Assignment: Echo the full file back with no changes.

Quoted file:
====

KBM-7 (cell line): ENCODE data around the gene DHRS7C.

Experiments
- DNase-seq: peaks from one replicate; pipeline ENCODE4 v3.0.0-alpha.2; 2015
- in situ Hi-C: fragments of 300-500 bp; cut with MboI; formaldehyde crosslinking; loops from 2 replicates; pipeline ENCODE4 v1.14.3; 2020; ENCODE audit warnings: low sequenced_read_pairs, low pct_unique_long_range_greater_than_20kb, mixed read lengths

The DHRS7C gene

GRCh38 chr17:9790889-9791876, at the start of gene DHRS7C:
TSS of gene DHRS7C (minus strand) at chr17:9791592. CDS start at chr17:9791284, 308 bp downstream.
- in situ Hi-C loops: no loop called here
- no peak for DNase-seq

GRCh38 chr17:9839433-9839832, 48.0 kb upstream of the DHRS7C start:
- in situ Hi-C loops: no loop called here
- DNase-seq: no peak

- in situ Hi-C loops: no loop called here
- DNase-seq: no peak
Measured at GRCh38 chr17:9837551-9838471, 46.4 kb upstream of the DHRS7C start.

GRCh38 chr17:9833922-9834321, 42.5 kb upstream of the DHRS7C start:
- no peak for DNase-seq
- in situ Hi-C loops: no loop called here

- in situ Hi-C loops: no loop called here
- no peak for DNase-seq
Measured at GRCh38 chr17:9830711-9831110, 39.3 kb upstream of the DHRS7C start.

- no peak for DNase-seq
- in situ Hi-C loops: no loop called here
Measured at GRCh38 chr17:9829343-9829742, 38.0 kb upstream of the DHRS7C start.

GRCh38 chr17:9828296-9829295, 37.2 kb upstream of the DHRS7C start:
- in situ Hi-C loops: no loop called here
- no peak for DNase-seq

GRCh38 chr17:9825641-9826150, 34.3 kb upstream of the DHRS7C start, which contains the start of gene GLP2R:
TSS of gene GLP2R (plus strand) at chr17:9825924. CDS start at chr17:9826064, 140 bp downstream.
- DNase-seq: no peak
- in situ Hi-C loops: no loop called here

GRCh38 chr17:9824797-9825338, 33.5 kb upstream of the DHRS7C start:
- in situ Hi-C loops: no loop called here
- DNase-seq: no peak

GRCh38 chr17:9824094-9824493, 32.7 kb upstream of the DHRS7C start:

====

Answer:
KBM-7 (cell line): ENCODE data around the gene DHRS7C.

Experiments
- DNase-seq: peaks from one replicate; pipeline ENCODE4 v3.0.0-alpha.2; 2015
- in situ Hi-C: fragments of 300-500 bp; cut with MboI; formaldehyde crosslinking; loops from 2 replicates; pipeline ENCODE4 v1.14.3; 2020; ENCODE audit warnings: low sequenced_read_pairs, low pct_unique_long_range_greater_than_20kb, mixed read lengths

The DHRS7C gene

GRCh38 chr17:9790889-9791876, at the start of gene DHRS7C:
TSS of gene DHRS7C (minus strand) at chr17:9791592. CDS start at chr17:9791284, 308 bp downstream.
- in situ Hi-C loops: no loop called here
- no peak for DNase-seq

GRCh38 chr17:9839433-9839832, 48.0 kb upstream of the DHRS7C start:
- in situ Hi-C loops: no loop called here
- DNase-seq: no peak

- in situ Hi-C loops: no loop called here
- DNase-seq: no peak
Measured at GRCh38 chr17:9837551-9838471, 46.4 kb upstream of the DHRS7C start.

GRCh38 chr17:9833922-9834321, 42.5 kb upstream of the DHRS7C start:
- no peak for DNase-seq
- in situ Hi-C loops: no loop called here

- in situ Hi-C loops: no loop called here
- no peak for DNase-seq
Measured at GRCh38 chr17:9830711-9831110, 39.3 kb upstream of the DHRS7C start.

- no peak for DNase-seq
- in situ Hi-C loops: no loop called here
Measured at GRCh38 chr17:9829343-9829742, 38.0 kb upstream of the DHRS7C start.

GRCh38 chr17:9828296-9829295, 37.2 kb upstream of the DHRS7C start:
- in situ Hi-C loops: no loop called here
- no peak for DNase-seq

GRCh38 chr17:9825641-9826150, 34.3 kb upstream of the DHRS7C start, which contains the start of gene GLP2R:
TSS of gene GLP2R (plus strand) at chr17:9825924. CDS start at chr17:9826064, 140 bp downstream.
- DNase-seq: no peak
- in situ Hi-C loops: no loop called here

GRCh38 chr17:9824797-9825338, 33.5 kb upstream of the DHRS7C start:
- in situ Hi-C loops: no loop called here
- DNase-seq: no peak

GRCh38 chr17:9824094-9824493, 32.7 kb upstream of the DHRS7C start: